Speaking at the Housing Corporation annual conference in Brighton, Mr Gummer also highlighted the role of housing associations in helping to tackle under-occupation and making sure there is a fair and simple way for people to apply for social housing.
'Families need decent housing whatever their ability to pay for it. A restrictive planning system, which is essential to protect our environment, has a direct effect on housing costs.
'That cost cannot be allowed to exclude the low paid from a decent home. That is one of the reasons why the social rented sector has a continuing and vital role. Social housing, at rents below market levels, contributes to a healthy economy and society by maintaining work incentives and providing effective help to people on low incomes.
'Our rent policies, like our benefits policies, need to give people real incentives to work, save, and take responsibility for their families.
'Below market rents do this for people who cannot command very high wages: they mean that they have the real prospect that by going out to work they will earn enough to break out of benefit. More is left in people's pockets when they go out to work.
'But the balance must not be lost. Low rents mean more subsidy, and therefore fewer homes. Whereas the lower HAG rates in the past few years have allowed us to provide more homes from the available resources.
'The government and the corporation review HAG rates each year. But we all need to keep things under scrutiny, when resources continue to be tight. We need to pursue cost savings in development and management, while continuing to produce a high quality product. We need to use all our resources to the utmost.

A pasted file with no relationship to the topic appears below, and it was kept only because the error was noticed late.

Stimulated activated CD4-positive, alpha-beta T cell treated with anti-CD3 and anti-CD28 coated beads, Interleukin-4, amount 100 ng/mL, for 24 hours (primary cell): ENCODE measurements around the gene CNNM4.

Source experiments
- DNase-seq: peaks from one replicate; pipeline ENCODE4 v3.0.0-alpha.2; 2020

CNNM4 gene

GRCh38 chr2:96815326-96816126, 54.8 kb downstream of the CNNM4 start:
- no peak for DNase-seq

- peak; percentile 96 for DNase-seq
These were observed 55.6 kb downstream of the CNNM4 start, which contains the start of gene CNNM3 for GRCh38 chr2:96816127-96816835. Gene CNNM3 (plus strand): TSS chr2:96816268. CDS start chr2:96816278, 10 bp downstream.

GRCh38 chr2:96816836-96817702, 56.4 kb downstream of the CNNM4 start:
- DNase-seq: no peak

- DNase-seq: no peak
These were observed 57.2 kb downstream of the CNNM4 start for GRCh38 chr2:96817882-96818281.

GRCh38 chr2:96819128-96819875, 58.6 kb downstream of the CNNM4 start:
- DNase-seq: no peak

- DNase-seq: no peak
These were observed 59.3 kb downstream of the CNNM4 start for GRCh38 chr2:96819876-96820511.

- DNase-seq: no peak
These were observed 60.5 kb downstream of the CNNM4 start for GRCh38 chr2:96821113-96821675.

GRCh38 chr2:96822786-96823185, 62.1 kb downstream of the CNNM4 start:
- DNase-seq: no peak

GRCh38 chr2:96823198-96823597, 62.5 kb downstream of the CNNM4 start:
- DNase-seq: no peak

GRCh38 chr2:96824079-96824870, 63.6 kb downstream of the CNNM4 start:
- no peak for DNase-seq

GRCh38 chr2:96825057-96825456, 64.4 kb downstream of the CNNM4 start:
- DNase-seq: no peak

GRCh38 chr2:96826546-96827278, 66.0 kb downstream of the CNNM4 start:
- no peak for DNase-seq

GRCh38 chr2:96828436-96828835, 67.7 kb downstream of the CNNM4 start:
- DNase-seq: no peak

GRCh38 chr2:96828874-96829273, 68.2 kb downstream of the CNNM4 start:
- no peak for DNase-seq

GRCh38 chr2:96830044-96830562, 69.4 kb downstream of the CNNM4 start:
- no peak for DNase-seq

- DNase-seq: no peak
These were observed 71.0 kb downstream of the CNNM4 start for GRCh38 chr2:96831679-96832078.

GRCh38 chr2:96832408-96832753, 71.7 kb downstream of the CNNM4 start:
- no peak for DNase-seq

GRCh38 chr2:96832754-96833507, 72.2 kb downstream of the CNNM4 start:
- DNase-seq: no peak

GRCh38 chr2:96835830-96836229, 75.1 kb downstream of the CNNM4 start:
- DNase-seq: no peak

'That means good management, applying reserves sensibly, having proper policies of rent pooling where that can contribute effectively to affordability, and using all possible delivery mechanisms to the full.
'I believe that we all need to be prepared to look at every possible way to deliver more units and better housing. That is why we are talking to a number of cities about different versions of stock transfer and stock management, and that is why we are keen to give local authorities and tenants the choice for large scale voluntary transfers.
'Unlocking capital investment so that the standards of houses and flats can be improved and tenants given a better deal is part of any sensible housing programme.'
Addressing housing association conference delegates he said:
'The reality is you are key players in the successful delivery of our housing objectives, no longer a small scale alternative to council housing. That is why the government has to take a keen interest in what you do, and how efficiently and effectively you do it.
'I particularly welcome housing associations working effectively with local authorities to make effective use of the whole social housing stock.
'With many council homes under-occupied, often by people whose children have left home, it is vital that we can offer these tenants homes of the right size, and ones that they want. Doing so open up lettings for families.
'Housing associations have an important role in offering their stock, and in providing the right housing.
'Now housing associations are such important social housing providers, it is essential they co-ordinate efforts with local authorities when deciding who gets social housing.
'We want to ensure that social housing goes to those with the best claim to it, according to their underlying needs, and as part of our reform of access to social housing, we will be introducing a new legislative framework to provide for this.
'This does not mean we shall be prescribing a national allocations scheme. Far from it. We want local authorities to continue to devise their own allocation schemes which will reflect local needs within an updated framework of principles designed to ensure fairness.
'People with pressing medical or social needs must receive proper priority, wherever they live.
'Meeting local needs requires a partnership between councils the local authorities and housing associations. This is why we welcome the development of common housing registers. Common registers are a voluntary activity; but they have obvious benefits. They allow better use of the whole social stock. And they offer consumers a simpler one-stop way of applying for social housing.'